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How Low Can You Go? Economists Game Out U.S. Unemployment Bounds

The natural jobless rate may be lower, but one model suggests it's not by much

Move over, r-star. There’s a new natural rate coming into focus. 

Economists love to talk about natural rates. Put simply, they’re the level economic indicators should be at when growth has reached its potential and inflation is stable, given factors including demographics.

These are fundamentally important to how central banks assess economic progress. Recently, a lot of ink has been spilled over r-star – shorthand for the natural interest rate – because researchers think it’s lower than in the past. Now, because U.S. joblessness has plummeted but inflation just isn’t picking up, attention is turning to whether equilibrium unemployment, u-star, has also declined.

That important topic is the focus of the first study in our economic research wrap this week. It’s followed by a look at automation in the workforce, a dig into declining retirement security and a glance at economic views by U.S. political party. Check this column weekly for new and thought-provoking studies from central banks, academics and private researchers. 

100 Years of Unemployment

U-star, the level of unemployment that’s consistent with stable inflation and output at its long-run level, has hovered between 4.5 percent and 5.5 percent for much of the last 100 years, a Federal Reserve Bank of San Francisco study shows. That’s remarkably stable, which is important to an ongoing debate at the Fed. Joblessness has fallen to 4.3 percent, but inflation has yet to kick into high gear, leaving economists scratching their heads over whether the natural rate of unemployment might have fallen below its historically normal level. New York Fed President William Dudley on Monday suggested it’s possible that the Fed could let unemployment sink lower without inflation picking up.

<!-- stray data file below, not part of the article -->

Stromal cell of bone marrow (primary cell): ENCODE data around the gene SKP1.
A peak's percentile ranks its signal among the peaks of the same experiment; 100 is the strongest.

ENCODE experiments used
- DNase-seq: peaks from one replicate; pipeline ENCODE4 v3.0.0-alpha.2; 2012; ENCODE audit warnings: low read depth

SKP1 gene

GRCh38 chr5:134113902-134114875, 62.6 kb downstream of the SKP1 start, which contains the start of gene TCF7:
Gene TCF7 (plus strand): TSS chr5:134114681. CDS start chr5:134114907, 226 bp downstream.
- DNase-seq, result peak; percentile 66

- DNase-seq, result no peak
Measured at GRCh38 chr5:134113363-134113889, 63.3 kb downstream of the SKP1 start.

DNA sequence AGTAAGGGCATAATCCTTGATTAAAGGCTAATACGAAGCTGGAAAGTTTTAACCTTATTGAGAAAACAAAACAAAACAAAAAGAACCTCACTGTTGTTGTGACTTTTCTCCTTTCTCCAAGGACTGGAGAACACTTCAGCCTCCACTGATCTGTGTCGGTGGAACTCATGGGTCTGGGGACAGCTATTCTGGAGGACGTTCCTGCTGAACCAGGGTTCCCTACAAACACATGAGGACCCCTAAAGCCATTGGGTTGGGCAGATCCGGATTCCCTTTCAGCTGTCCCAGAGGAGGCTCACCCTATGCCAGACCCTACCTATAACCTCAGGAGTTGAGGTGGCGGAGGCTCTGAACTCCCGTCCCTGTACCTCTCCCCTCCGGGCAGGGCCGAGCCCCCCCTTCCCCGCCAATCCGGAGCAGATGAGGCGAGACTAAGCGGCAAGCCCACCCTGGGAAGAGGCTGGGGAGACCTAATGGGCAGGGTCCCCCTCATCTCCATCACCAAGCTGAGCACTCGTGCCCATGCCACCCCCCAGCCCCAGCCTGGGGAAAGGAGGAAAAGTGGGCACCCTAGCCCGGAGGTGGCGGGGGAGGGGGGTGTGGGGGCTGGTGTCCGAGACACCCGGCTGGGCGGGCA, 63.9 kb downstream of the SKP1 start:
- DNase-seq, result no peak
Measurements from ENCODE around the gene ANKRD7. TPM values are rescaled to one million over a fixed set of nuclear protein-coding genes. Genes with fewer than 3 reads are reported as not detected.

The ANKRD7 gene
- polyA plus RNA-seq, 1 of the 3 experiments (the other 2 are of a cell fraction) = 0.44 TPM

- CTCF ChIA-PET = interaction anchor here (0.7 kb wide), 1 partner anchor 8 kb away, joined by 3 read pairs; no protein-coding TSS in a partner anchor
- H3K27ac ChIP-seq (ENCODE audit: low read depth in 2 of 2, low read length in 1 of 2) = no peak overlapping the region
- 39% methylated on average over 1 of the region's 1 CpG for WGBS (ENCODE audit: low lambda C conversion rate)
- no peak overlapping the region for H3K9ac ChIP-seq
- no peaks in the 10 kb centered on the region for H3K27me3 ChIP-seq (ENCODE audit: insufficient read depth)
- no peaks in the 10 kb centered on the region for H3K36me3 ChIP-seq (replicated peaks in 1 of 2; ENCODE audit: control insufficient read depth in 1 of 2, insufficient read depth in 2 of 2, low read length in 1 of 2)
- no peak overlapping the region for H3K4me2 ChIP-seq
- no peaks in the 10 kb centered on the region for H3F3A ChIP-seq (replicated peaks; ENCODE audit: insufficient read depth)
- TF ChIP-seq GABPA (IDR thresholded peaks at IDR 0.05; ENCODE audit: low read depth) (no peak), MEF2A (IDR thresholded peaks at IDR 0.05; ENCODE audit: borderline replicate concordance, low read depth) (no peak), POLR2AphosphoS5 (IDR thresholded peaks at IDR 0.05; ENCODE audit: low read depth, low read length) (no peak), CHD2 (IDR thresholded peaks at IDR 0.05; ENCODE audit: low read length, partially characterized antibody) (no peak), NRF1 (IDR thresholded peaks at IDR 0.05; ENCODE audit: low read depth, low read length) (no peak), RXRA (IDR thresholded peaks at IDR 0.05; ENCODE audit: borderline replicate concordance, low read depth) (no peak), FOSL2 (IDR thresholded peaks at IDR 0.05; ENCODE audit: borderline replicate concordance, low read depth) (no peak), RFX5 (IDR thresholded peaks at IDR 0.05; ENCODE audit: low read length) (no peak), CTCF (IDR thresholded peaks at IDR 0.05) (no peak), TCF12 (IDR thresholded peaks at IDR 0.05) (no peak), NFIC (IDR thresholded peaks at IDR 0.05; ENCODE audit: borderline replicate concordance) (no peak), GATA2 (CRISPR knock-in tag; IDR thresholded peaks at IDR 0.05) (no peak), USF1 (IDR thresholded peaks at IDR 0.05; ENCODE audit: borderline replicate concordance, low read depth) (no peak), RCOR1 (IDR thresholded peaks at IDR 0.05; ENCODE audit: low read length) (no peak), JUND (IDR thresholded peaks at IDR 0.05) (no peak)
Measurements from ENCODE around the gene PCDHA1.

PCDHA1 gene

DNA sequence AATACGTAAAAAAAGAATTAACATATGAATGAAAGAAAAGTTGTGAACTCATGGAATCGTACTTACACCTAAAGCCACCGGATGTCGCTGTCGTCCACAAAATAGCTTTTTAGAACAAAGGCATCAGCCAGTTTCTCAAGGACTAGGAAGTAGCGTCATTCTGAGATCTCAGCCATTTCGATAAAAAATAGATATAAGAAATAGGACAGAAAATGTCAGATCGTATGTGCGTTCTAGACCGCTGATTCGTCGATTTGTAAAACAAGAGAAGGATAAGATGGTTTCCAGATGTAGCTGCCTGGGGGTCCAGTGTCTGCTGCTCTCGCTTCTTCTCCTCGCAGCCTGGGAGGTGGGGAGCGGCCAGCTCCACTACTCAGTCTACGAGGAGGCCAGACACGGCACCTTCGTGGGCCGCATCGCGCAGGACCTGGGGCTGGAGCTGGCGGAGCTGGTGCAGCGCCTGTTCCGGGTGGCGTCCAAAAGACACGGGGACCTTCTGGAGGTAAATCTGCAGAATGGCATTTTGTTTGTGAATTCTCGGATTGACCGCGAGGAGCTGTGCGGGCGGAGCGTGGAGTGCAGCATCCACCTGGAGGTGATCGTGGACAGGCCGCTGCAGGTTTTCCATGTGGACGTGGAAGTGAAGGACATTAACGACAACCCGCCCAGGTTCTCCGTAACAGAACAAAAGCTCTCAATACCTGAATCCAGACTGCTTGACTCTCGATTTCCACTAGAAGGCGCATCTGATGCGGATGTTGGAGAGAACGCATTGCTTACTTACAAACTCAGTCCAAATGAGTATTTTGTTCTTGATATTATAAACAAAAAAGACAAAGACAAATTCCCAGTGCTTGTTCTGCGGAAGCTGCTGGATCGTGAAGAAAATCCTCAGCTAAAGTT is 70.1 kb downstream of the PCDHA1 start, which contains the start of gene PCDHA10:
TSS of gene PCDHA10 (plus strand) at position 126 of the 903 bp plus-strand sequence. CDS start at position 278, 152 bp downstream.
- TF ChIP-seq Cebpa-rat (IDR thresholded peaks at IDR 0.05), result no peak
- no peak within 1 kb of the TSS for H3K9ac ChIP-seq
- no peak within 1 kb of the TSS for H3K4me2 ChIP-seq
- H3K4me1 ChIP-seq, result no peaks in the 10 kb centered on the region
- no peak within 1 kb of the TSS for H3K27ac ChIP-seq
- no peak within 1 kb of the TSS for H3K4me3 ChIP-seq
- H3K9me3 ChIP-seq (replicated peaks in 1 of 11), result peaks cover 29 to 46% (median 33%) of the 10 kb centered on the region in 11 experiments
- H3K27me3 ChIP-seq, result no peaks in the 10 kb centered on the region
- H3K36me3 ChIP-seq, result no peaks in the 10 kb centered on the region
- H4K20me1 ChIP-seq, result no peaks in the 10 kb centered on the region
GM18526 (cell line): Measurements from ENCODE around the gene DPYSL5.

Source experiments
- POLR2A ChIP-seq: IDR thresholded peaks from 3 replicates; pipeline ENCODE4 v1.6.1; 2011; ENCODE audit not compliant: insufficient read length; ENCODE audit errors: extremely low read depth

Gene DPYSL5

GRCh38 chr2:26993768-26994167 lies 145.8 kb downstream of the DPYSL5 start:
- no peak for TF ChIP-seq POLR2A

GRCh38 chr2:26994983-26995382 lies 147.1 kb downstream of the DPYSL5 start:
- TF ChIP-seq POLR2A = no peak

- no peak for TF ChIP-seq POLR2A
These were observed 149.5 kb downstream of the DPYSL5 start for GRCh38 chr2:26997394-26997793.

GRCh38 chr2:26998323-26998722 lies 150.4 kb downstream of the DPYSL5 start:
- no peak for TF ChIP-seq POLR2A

The San Francisco Fed researchers’ answer?  The natural rate is low today, but probably not much lower. “Our model indicates that the unemployment rate is slightly below our estimated natural rate in recent months,” they write. It’s just one study, so we can probably expect to hear more on this topic in coming months, especially if inflation stays low. 

The Natural Rate of Unemployment Over the Past 100 Years
Published August 14
Available on the San Francisco Fed website

Grandma Got Replaced by a Robot

Old, lower-skilled manufacturing employees lose jobs to robots amid minimum wage increases, new research from the University of California at Irvine’s David Neumark and London School of Economics’ Grace Lordan shows.

It’s a well-told story that sudden wage hikes spur job loss, and the innovation here is that the authors dig into just where those cuts happen. A $1 increase in the minimum wage decreases the share of low-skilled automate-able jobs by 0.43 percentage point, the authors find, but in manufacturing that jumps to 0.99 percentage point, and the share of older workers declines most sharply (women and black workers also post big drops). 

People Versus Machines: The Impact of Minimum Wages on Automatable Jobs
Published August 2017
Available on the NBER website

Close to Retirement, Out of Luck

Today’s aging workers are more financially vulnerable than previous groups of near-retirees, research from George Washington University’s Annamaria Lusardi and co-authors shows. The researchers looked at the financial situations workers faced when they were ages 56-61 across three different generations, and find that the group born in 1948-53 – the youngest cohort they examined – fared worse than their predecessors. About 71 percent of people in that group had debt on the verge of retirement, versus 64 percent for the group born 1931–1941. They also  had more debt: $32,700 in 2015 dollars on median versus $6,800 for the older group. 

The reason for the gap? Baby boomers surveyed had bigger mortgages, and they made smaller down payments. This matters, especially in the context of rising interest rates, which could leave borrowers paying more interest on debt than they’re earning on their savings as they head into retirement. 

Debt and Financial Vulnerability on the Verge of Retirement
Published August 2017
Available on the NBER website

Democrats Move Left, Economically 

Democrats are identifying themselves as more economically liberal, based on a new Gallup survey. About 33 percent of Democrats and Democrat-leaners said they were economically liberal in 2013-2017, up from 31 percent in 2009-2012. Gallup didn’t specify what’s liberal or conservative, and left it up to respondents to pick from a list ranging from ``very liberal’’ to ``moderate’’ and ``very conservative.’’

Economically moderate views were up across the board, including among Republicans. 

On net, the economically-conservative lead is shrinking, though it persists: more Democrats identify as economically conservative than Republicans as economically liberal.

Democrats Growing More Economically Liberal
Published Aug. 11, 2017
Available on the Gallup website

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